The Metropolitan Life Insurance tables qualifies me as underweight. Should I be worried?

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I am 5 feet 7 inches and weigh 108 pounds. By the Metropolitan Life Insurance tables, this qualifies me as underweight. But I’m only 18 and the tables don’t include my age group. I want to know if I should be worried and try to gain weight, but I can’t seem to find any information on my specific situation.

The Metropolitan Life Insurance tables were based on men and women, age 25 -29 with the lowest mortality rate (non-smoker, non-drinker without chronic disease). The weights were in pounds and assumed you were wearing indoor clothing (weighing 5 pounds for men, 3 pounds for women) and wearing shoes with one-inch heels. The weights were given for small, medium and large frame people. Body frame should be based on measuring your wrist circumference. However, body frame tables were based on a small sample of cadavers and these tables are not currently in use as a reliable determinant of body frame size.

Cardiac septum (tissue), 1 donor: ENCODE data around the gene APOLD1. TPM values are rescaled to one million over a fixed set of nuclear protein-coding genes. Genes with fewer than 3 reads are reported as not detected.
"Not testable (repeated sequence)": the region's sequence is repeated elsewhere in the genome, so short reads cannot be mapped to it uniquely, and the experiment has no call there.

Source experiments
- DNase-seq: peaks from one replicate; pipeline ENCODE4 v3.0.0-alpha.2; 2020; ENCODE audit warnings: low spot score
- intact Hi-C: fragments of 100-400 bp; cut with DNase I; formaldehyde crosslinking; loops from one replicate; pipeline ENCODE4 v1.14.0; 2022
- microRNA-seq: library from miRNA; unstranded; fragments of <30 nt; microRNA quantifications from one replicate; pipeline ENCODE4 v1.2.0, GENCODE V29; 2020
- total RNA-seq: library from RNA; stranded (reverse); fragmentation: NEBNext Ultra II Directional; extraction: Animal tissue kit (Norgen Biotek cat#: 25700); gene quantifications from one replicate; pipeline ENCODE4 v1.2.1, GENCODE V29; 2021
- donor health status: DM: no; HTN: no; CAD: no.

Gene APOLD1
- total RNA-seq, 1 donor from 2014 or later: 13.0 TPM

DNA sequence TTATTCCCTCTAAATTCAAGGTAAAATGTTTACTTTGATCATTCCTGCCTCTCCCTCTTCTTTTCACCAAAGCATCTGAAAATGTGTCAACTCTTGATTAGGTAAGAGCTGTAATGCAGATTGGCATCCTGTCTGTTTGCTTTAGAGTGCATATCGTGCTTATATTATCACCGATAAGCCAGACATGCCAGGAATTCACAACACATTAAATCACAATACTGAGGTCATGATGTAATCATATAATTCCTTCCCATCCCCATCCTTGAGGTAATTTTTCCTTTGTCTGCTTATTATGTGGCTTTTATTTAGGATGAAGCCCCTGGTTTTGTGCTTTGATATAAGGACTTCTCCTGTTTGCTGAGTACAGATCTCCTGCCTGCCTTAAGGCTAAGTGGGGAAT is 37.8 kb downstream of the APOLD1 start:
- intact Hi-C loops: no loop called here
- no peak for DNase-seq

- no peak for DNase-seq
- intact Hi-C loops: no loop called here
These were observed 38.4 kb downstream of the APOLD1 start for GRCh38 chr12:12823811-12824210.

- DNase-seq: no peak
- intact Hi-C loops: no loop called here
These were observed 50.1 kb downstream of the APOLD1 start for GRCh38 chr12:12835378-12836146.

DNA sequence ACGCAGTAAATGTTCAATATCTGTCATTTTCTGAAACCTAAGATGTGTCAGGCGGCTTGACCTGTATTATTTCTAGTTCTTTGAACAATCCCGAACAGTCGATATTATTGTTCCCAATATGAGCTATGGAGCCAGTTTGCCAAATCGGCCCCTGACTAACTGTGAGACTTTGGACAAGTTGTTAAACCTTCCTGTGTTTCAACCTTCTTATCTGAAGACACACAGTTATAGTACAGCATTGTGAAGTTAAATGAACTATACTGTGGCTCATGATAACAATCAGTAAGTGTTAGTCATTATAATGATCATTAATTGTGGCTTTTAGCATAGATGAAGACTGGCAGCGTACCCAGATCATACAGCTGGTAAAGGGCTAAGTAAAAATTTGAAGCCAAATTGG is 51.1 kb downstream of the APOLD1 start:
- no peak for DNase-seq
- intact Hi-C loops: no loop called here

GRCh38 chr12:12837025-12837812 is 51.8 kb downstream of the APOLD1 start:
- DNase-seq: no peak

At 18, you have likely completed your growth as a female. Your healthy body weight is 122 to 149 pounds. At 108, you are at 80% of your healthy body weight. But how do you feel about your weight?

Have you tried my Healthy Body Calculator® which will give you a personalized view of what your healthy weight should be?

Underweight can decrease your immune response to infection and disease as well as postpone menstruation. Your body makes hormones from body fat and sometimes when body fat is too low, women quit menstruating. I would suggest you increase your calorie intake by 500 calories per day while following a healthy eating plan. This should cause a 1 pound per week weight gain. If you would like a personalized healthy eating plan, try my HELP Healthy Eating for Life Plan®.

Do you exercise? If not, start a 30 minutes a day program that includes weight training and aerobic exercise. If you are going to gain weight, why not make it muscle rather than fat?